• First of all, I was talking about bad light in the particular situation with the debt reduction. But if you are asking me what they have done right I would tell you this: they have a very sane idea of what they have to do to build up an automotive company. What do automotive companies do? They develop, produce and sell cars. Most of us here would think that buying the assets of Saab already gave them these abilities, but actually the assets are only a part of the picture. They gave them access to some technology, production facility and a large pool of talents from the automotive sector. Now, the technological base wasn’t sufficient and that’s why they have taken several steps to strengthen it. They have sourced battery technology even before the acquisition and have developed it since. After the reorganization they have initiated several partnerships for technological cooperation (with SRIT, Teamsun, Dongfeng, Renesas) and probably there will be more in the future. This has put them in a very different position in terms of technology.

          Now to production. Trollhättan allows them to produce cars but doesn’t give them convenient access to their main market. That’s why Qingdao, and now Tianjin, were attracted as part owners. But that’s not the most important thing. What I think truly shows that they know what they have to do is their partnership with Dongfeng because it is not enough to develop a product and produce it. You need very serious economies of scale and a distribution network to be able to sell the product and make money of it. No technological partner or local government will offer you this. By themselves Nevs would never reach the needed economies of scale and would have a hard time building a distribution network. Partnering with Dongfeng gives them this. This shows that they have industrial thinking and aren’t just dreaming about making cars. I know that for most here Nevs’s partnerships involve just some strange sounding unfamiliar names but actually every name is a well fitting piece of puzzle and has its exact purpose.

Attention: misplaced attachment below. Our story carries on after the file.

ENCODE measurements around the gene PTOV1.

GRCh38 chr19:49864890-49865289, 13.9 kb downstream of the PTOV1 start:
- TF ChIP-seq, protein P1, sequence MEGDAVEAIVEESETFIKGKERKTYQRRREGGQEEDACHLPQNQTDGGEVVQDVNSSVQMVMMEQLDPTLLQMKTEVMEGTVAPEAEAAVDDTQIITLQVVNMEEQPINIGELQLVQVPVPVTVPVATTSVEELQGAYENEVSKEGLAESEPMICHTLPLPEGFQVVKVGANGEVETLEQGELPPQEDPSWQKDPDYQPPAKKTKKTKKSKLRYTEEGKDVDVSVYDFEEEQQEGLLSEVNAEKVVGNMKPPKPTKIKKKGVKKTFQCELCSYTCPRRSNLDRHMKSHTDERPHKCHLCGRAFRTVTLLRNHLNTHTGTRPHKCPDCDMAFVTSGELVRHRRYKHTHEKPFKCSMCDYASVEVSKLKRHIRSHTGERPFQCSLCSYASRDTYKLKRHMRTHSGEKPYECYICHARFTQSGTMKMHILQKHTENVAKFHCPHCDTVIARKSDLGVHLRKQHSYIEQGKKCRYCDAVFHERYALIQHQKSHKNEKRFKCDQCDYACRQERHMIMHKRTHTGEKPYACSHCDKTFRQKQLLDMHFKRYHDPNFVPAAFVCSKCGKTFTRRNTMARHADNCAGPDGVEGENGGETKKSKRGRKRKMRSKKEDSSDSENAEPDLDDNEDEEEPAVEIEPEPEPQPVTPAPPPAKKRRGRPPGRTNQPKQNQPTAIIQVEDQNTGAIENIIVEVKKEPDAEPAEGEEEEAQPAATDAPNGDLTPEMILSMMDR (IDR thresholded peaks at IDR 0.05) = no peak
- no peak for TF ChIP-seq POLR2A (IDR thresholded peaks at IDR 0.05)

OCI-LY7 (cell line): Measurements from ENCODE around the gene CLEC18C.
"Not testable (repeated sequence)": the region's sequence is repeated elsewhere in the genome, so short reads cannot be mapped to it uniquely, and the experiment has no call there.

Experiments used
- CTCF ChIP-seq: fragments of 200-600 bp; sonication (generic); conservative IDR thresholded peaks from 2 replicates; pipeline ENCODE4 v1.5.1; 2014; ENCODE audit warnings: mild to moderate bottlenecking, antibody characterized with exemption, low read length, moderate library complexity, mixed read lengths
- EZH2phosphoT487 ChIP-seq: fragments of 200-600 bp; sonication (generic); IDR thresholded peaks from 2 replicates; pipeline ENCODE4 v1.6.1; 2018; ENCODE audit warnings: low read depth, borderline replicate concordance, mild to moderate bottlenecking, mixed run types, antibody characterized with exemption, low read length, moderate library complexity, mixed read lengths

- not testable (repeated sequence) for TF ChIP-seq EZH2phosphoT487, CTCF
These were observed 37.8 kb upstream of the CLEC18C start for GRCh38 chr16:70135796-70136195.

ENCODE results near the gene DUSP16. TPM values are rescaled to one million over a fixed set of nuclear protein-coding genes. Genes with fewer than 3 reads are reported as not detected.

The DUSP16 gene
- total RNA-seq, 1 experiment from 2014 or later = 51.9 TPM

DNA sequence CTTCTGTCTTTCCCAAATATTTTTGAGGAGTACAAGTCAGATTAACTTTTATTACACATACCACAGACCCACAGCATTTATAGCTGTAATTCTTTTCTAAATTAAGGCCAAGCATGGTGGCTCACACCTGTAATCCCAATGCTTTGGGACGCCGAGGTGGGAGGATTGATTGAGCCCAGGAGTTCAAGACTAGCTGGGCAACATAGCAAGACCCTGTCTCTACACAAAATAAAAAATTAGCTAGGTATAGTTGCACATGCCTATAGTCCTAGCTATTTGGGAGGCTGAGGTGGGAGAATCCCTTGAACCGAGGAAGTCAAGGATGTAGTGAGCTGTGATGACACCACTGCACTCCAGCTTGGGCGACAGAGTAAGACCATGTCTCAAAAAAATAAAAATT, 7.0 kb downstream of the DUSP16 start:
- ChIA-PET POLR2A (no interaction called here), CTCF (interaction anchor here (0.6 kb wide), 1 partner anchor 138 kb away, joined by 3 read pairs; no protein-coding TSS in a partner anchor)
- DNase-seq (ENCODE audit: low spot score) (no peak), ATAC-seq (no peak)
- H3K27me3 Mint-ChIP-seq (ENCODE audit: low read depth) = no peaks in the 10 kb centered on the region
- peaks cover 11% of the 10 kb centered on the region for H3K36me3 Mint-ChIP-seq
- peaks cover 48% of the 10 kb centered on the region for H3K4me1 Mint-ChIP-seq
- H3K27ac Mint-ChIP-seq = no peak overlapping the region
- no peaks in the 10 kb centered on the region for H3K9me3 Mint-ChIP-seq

Another important point: some think Nevs don’t have a plan and are just attracting partners according to the opportunity present in a particular moment. Reasons for such thoughs are the changes which happened around the reorganization. I would argue that this isn’t so and although the names of the owners did change the overall strategy remained. If you remember when the Qingdao crisis began Nevs announced they are negotiating with two parties (Mahindra and Dongfeng) for part ownership and technological partnership. Moreover, they said those negotiations had started before the crisis but had to be sped up. So what they had aimed for was to have a local Chinese government (Qingdao) as a part owner to allow them to produce locally, another part owner (Mahindra) to contribute funds, expertise etc. and an industrial partner (Dongfeng) to help with product development, economies of scale etc. The problem with Qingdao didn’t allow for this to develop as planned but after the reorganization what did they end up with? They ended up with a local government as a part owner (Tianjin), another part owner (SRIT), and an industrial partner (Dongfeng). So the overall framework remained the same.

          To put a somewhat repetitive conclusion: what NEVS is doing right is that they have a very good and logical idea as to what needs to be done to build a company from industrial and business point of view, and what is more important – they have accomplished actual steps to turn this idea into reality, as opposed to almost two years ago when they failed to do so.